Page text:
Stack Overflow is a community of 4.7 million programmers, just like you, helping each other.

Join them; it only takes a minute:

Sign up
Join the Stack Overflow community to:
  1. Ask programming questions
  2. Answer and help your peers
  3. Get recognized for your expertise

When bash is interpreting a script and encounters

${arg?error message}

when arg is unset, the script terminates after printing the error message. Unfortunately, bash prepends "$0: line $LINENO: arg:" to the error message. Is it possible to suppress the additional information? I would like the error message to be exactly "error message".

share|improve this question
up vote 2 down vote accepted

You probably have to avoid the ${PARAMETER?WORD} construct and do it manually. For example, something like

if [ -z "${arg+set}" ]; then
    printf 'error message\n' >&2
    exit 2
fi
share|improve this answer

I'm guessing that if you're wanting to do this, you may not be accomplishing your ultimate purpose in the way that is most natural in Bash. Something like this should be better:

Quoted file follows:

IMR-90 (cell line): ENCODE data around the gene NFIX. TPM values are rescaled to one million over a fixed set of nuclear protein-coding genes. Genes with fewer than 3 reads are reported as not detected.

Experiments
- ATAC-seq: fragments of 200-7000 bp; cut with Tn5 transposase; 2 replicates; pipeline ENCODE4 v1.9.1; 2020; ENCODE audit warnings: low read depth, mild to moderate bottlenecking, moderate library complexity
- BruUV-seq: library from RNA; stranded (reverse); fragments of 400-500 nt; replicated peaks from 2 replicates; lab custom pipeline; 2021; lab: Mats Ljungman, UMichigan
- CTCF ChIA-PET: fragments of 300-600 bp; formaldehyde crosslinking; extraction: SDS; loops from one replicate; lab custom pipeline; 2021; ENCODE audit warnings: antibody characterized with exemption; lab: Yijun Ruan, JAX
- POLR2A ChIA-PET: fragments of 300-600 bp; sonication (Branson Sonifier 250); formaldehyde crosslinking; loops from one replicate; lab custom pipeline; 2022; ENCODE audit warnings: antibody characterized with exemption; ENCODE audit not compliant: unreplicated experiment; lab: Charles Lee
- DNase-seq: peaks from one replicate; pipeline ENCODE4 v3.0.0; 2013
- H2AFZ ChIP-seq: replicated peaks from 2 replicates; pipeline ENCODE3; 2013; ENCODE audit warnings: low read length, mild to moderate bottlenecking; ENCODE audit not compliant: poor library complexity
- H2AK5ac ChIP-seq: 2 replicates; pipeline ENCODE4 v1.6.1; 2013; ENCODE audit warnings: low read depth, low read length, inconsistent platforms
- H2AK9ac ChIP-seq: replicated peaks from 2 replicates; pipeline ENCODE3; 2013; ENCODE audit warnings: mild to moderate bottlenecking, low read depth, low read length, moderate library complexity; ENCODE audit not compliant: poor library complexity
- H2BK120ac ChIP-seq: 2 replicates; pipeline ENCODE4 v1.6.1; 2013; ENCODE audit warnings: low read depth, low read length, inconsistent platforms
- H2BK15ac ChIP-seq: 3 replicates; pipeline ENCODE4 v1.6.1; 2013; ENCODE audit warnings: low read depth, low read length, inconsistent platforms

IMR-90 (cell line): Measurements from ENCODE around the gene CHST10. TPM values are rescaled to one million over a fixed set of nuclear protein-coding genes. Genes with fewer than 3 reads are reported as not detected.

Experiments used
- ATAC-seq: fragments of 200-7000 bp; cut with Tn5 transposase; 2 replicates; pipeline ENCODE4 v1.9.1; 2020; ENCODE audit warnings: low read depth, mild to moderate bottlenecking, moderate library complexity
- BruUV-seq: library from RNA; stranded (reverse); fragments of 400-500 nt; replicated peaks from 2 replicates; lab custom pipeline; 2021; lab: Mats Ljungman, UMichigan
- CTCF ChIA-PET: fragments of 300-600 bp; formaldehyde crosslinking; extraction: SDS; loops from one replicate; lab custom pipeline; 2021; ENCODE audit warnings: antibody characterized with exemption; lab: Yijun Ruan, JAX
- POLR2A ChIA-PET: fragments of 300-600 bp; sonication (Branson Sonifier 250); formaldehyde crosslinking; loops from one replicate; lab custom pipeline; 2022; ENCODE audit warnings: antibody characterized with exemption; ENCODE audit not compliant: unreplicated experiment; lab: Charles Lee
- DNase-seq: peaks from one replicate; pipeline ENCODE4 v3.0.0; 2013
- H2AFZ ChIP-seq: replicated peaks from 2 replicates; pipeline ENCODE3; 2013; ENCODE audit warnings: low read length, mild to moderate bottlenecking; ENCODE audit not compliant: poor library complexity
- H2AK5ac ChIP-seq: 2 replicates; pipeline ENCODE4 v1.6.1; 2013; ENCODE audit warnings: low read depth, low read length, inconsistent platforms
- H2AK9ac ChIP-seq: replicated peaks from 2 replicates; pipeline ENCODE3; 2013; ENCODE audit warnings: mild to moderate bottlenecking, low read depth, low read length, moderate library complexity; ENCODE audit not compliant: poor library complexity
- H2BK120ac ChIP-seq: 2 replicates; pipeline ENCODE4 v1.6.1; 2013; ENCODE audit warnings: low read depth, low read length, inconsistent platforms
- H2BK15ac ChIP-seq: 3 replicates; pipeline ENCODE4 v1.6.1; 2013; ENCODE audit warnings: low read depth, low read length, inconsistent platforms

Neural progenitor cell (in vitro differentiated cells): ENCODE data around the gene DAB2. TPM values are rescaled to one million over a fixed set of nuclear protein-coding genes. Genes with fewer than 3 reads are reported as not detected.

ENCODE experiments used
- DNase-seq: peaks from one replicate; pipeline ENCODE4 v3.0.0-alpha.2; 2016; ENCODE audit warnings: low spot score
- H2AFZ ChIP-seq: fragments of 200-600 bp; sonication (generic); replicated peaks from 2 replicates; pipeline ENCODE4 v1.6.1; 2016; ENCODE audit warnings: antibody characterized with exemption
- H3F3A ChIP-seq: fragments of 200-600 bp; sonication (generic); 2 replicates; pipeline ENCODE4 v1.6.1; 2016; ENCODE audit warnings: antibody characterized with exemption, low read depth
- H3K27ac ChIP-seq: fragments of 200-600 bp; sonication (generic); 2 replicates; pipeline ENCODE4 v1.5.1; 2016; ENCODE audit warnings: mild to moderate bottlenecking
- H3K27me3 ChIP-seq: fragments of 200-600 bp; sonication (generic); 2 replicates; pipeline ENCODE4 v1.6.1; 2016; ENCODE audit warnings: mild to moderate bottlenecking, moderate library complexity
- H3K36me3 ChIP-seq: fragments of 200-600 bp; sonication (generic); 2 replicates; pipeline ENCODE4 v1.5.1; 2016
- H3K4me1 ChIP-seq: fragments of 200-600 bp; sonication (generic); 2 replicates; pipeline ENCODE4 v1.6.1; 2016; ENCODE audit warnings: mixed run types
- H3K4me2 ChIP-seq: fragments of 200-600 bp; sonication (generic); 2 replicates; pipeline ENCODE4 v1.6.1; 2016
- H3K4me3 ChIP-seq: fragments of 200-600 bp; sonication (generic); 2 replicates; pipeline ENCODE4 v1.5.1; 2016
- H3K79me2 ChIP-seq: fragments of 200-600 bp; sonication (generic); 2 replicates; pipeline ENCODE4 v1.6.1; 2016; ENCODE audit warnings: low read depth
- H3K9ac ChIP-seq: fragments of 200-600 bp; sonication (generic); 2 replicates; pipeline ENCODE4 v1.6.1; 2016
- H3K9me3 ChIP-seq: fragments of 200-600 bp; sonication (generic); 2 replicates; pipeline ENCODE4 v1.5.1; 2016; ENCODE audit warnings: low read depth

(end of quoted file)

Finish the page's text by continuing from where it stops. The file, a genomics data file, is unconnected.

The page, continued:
if [ -z $arg ]; then
    echo error message >&2;
else
    $arg
fi

Answering the question more directly, though:

(${arg?error message}) |& sed "s/.*: .*: //"

Explanation: The |& connects the standard error of the block of code in the parentheses (which are necessary for this to work, by the way) into sed (stream editor), which strips off the part of the message you don't want with a regular expression.

share|improve this answer
    
|& is a syntax error in bash. I believe that is a csh construct. – William Pursell Oct 28 '11 at 15:10
    
@WilliamPursell Actually, sir, I tested it in Bash and it worked just fine. – Keith Pinson Oct 28 '11 at 15:14
    
@WilliamPursell If |& doesn't work for you for some reason, 2>&1 | should do the trick as well; it's just not quite as concise. – Keith Pinson Oct 29 '11 at 21:02

Your Answer

 
discard

By posting your answer, you agree to the privacy policy and terms of service.

Not the answer you're looking for? Browse other questions tagged or ask your own question.